PNE is a 357 mn EUR Windpark developer which I had covered briefly as special situation. Morgan Stanley did make a bid for 4 ER per share put only recieved 40% of the shares. The Covid-19 crisis had only a short impact on the share price:


Looking back it would have been a good “pseical situation” investment. Going forward I believe that the upside is limited. “Pass”.

621. TUI AG

TUI, the 1.93 bn EUR market cap company is clearly, together with Lufthansa, the company being hit hardest by Covid-19 in the German Mid/Large Cap space.

The stock price somehow indicates “rock bottom”:


On the other hand, TUI clearly is in existential problems. TUI is clearly one of these companies that not just have “a bad quarter or two”. Already the 6 months up to March with only one month of “full Covid” created an additional loss of -1 ER per share which is similar to the max EPS per year in the last few years and net debt has increased dramatically from -1,9 bn to -4,9bn.

For me this is clearly “too hard”. Maybe they survive and current prices represent a bargain but I would prefer less capital intensive models in travel. “pass”.

622. U.C.A. Aktiengesellschaft

UCA is a 10 mn EUR market cap Holding / advisory company that invests somehow in VC like companies. It looks pretty much like a one man show with 60% of the shares owned by the CEO and another family. Reporting is surprisingly transparent However is does not look very successful, as the company didn’t manage to increase the NAV over the last few years.  “Pass”.

623. Pongs & Zahn AG

Insolvent 0.3 mn market cap Zombie. “Pass”.

624. is a 3 mn EUR market cap online travel company. The company made operating losses even before Covid-19, no no real reason for me to look into this. “Pass”.

625. artnet AG

artnet AG is a 20 mn EUR market cap online art auctioning service with a colorful history. IPOed into the boom, since then the company showed little structural growth despite having potentially interesting “assets” such as a pricing database etc.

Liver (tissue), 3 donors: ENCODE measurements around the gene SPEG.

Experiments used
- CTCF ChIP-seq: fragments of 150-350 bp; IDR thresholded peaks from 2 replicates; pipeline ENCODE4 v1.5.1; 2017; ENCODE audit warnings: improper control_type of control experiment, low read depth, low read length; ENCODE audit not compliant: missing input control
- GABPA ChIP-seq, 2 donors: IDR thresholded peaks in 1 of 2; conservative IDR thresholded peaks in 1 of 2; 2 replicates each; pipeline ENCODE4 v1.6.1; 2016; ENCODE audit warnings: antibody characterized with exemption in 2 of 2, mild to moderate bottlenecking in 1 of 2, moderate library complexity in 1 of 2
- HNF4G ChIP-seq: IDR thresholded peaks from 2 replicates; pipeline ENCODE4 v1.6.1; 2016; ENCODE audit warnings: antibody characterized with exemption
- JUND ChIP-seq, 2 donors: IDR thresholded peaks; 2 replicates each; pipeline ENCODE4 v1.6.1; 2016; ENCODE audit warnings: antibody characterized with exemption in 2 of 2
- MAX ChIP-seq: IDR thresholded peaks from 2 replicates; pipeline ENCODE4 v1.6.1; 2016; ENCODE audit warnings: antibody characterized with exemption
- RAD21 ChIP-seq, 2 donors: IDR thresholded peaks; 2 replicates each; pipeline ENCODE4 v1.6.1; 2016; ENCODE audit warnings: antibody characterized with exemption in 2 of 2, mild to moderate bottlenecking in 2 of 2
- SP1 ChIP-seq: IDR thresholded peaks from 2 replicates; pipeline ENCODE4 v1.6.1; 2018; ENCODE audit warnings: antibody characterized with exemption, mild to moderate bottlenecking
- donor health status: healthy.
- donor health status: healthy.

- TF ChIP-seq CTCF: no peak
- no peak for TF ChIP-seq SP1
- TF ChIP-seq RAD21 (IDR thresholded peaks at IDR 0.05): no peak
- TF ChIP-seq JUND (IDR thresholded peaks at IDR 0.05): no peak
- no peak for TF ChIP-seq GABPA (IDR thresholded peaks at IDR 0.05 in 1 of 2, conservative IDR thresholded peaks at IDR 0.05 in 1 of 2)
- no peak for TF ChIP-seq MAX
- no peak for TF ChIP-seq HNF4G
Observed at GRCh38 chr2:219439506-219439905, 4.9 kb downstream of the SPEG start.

Competitor Weng Fine Art bought shares last years and is now the second largest shareholder after the founder. However, art auctions are not my circle of competence and the stock doesn’t look interesting enough to dig into. “Pass”.


  • Besten Dank für Deine Arbeit und Deine Website. Darf ich fragen, wie Du bei so einer Übersicht vorgehst? Bloomberg Kennziffern und die dann als Kennzahl heranziehen beziehungsweise zueinander stellen? Oder nimmst Du die Bilanzen der Firmen und errechnest die Zahlen selbst? Vielen Dank und entschuldige die fast indiskrete Frage.

    • Mangels Zugang zu Bloomberg errechne ich alles selber.

      • Vielen Dank für Deine Antwort.Wenn ich noch anfügen darf, mich, als nicht fundamental orientierter Investor, interessiert sehr das “wie”. Also der Analyseprozess. Etwa wie viele Jahre schaust Du in einer ersten Einschätzung zurück und wieviele dann vor einem Kaufentscheid? Gewichtest Du bei bestimmten Branchen Kennzahlen unterschiedlich? Welche Konstellation löst eine Investition aus und solche Themen. Eventuell würde ein Artikel in diese Richtung auch andere Leser Deines Blogs interessieren.

        • Ehrlich gesagt lege ich immer weniger Gewicht auf die Analyse der Vergangenheit. Das ist ein “Nice to have” aber bei weitem nicht ausreichend. Für mich ist es mittlerweile sehr viel wichtiger das Geschäftsmodell zu verstehen und die Motivation der handelnden Personen.

          Mittlerweile sind soviele Branchen einem strukturellen Wandel unterworfen dass der Blick in den Rückspiegel nur einen sehr bedingten Mehrwert bringt, insbesondere bei fast allen Unternehmen die “Optisch” billig aussehen.

  • really appreciate this series and your work in general! thanks a lot

  • Reg 609: Uniper
    Fortum owns 70% of Uniper not of EOn.
    I finally sold my tiny legacy position